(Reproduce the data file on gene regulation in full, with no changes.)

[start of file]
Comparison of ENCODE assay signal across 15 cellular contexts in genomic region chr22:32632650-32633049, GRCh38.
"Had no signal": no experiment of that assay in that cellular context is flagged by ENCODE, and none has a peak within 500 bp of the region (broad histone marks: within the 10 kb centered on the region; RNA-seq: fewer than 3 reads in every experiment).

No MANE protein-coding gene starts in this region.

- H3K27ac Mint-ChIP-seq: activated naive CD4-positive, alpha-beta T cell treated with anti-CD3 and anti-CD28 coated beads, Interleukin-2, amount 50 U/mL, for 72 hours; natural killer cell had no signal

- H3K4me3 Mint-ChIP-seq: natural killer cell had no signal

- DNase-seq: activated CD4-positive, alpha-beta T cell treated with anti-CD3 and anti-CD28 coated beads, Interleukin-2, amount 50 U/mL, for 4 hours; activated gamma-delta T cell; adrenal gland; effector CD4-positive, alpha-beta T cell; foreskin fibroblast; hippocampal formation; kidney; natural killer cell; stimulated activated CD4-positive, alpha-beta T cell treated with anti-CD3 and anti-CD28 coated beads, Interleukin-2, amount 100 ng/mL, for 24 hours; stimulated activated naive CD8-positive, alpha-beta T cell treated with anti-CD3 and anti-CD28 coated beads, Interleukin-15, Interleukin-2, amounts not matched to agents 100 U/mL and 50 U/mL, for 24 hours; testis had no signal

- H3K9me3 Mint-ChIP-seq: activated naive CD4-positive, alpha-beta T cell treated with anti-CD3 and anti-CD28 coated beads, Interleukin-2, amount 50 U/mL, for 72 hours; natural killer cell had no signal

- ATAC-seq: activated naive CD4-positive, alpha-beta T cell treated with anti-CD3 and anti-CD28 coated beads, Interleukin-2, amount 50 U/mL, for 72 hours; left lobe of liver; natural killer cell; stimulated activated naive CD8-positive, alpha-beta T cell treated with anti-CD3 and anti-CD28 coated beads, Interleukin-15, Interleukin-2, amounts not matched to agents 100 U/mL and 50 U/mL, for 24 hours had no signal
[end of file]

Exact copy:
Comparison of ENCODE assay signal across 15 cellular contexts in genomic region chr22:32632650-32633049, GRCh38.
"Had no signal": no experiment of that assay in that cellular context is flagged by ENCODE, and none has a peak within 500 bp of the region (broad histone marks: within the 10 kb centered on the region; RNA-seq: fewer than 3 reads in every experiment).

No MANE protein-coding gene starts in this region.

- H3K27ac Mint-ChIP-seq: activated naive CD4-positive, alpha-beta T cell treated with anti-CD3 and anti-CD28 coated beads, Interleukin-2, amount 50 U/mL, for 72 hours; natural killer cell had no signal

- H3K4me3 Mint-ChIP-seq: natural killer cell had no signal

- DNase-seq: activated CD4-positive, alpha-beta T cell treated with anti-CD3 and anti-CD28 coated beads, Interleukin-2, amount 50 U/mL, for 4 hours; activated gamma-delta T cell; adrenal gland; effector CD4-positive, alpha-beta T cell; foreskin fibroblast; hippocampal formation; kidney; natural killer cell; stimulated activated CD4-positive, alpha-beta T cell treated with anti-CD3 and anti-CD28 coated beads, Interleukin-2, amount 100 ng/mL, for 24 hours; stimulated activated naive CD8-positive, alpha-beta T cell treated with anti-CD3 and anti-CD28 coated beads, Interleukin-15, Interleukin-2, amounts not matched to agents 100 U/mL and 50 U/mL, for 24 hours; testis had no signal

- H3K9me3 Mint-ChIP-seq: activated naive CD4-positive, alpha-beta T cell treated with anti-CD3 and anti-CD28 coated beads, Interleukin-2, amount 50 U/mL, for 72 hours; natural killer cell had no signal

- ATAC-seq: activated naive CD4-positive, alpha-beta T cell treated with anti-CD3 and anti-CD28 coated beads, Interleukin-2, amount 50 U/mL, for 72 hours; left lobe of liver; natural killer cell; stimulated activated naive CD8-positive, alpha-beta T cell treated with anti-CD3 and anti-CD28 coated beads, Interleukin-15, Interleukin-2, amounts not matched to agents 100 U/mL and 50 U/mL, for 24 hours had no signal